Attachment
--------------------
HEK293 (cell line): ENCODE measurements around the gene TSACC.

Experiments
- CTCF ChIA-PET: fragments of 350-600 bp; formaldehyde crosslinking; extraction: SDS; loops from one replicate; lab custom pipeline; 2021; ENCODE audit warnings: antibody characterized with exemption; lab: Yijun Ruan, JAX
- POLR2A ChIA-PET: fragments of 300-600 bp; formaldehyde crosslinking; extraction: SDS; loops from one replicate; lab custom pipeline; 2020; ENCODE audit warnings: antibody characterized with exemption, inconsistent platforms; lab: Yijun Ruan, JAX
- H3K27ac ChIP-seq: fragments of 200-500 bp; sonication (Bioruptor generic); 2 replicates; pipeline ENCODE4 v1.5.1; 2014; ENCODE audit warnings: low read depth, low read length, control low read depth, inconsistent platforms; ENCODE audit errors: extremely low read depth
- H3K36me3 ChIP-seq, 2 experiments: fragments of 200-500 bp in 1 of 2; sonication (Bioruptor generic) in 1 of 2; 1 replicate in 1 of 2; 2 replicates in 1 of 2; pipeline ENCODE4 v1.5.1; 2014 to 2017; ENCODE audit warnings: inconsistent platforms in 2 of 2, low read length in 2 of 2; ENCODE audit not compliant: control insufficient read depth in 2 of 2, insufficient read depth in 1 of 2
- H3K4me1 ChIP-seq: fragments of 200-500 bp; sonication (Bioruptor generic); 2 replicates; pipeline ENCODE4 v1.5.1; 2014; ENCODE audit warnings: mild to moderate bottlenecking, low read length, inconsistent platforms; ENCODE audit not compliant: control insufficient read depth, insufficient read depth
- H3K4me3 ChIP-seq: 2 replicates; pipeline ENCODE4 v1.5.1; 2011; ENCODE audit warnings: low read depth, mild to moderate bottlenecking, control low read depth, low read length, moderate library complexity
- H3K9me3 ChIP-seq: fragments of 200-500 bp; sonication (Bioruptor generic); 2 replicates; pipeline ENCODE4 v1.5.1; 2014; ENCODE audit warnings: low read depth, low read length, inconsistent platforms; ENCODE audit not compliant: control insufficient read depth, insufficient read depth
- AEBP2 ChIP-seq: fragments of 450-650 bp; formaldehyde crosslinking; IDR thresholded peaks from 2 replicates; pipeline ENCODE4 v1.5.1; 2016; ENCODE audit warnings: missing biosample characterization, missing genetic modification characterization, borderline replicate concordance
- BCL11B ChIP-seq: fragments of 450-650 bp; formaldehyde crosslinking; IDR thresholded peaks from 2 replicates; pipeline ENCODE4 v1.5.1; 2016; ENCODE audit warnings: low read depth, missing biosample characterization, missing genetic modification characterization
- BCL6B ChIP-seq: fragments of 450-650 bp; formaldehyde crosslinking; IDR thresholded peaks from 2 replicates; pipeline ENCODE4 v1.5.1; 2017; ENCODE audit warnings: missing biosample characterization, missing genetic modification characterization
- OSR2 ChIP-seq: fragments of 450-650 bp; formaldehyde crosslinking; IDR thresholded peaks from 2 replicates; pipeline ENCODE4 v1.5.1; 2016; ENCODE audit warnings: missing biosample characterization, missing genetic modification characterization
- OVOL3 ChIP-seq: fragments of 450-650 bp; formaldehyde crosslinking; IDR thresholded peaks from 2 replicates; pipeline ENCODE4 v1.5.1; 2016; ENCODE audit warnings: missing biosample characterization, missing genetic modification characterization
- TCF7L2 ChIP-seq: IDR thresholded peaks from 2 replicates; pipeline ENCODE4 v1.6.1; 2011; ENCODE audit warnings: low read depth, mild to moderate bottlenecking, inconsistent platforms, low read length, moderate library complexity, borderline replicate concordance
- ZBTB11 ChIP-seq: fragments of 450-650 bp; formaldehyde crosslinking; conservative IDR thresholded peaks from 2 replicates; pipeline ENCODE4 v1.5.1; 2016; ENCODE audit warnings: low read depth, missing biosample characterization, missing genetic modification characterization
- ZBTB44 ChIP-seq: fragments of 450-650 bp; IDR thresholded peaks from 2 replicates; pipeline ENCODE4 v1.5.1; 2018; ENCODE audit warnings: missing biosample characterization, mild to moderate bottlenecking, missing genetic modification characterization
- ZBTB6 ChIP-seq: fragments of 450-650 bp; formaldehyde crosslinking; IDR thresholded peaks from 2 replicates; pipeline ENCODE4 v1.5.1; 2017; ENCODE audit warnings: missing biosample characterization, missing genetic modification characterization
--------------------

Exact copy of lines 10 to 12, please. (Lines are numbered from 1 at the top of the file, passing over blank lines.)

- AEBP2 ChIP-seq: fragments of 450-650 bp; formaldehyde crosslinking; IDR thresholded peaks from 2 replicates; pipeline ENCODE4 v1.5.1; 2016; ENCODE audit warnings: missing biosample characterization, missing genetic modification characterization, borderline replicate concordance
- BCL11B ChIP-seq: fragments of 450-650 bp; formaldehyde crosslinking; IDR thresholded peaks from 2 replicates; pipeline ENCODE4 v1.5.1; 2016; ENCODE audit warnings: low read depth, missing biosample characterization, missing genetic modification characterization
- BCL6B ChIP-seq: fragments of 450-650 bp; formaldehyde crosslinking; IDR thresholded peaks from 2 replicates; pipeline ENCODE4 v1.5.1; 2017; ENCODE audit warnings: missing biosample characterization, missing genetic modification characterization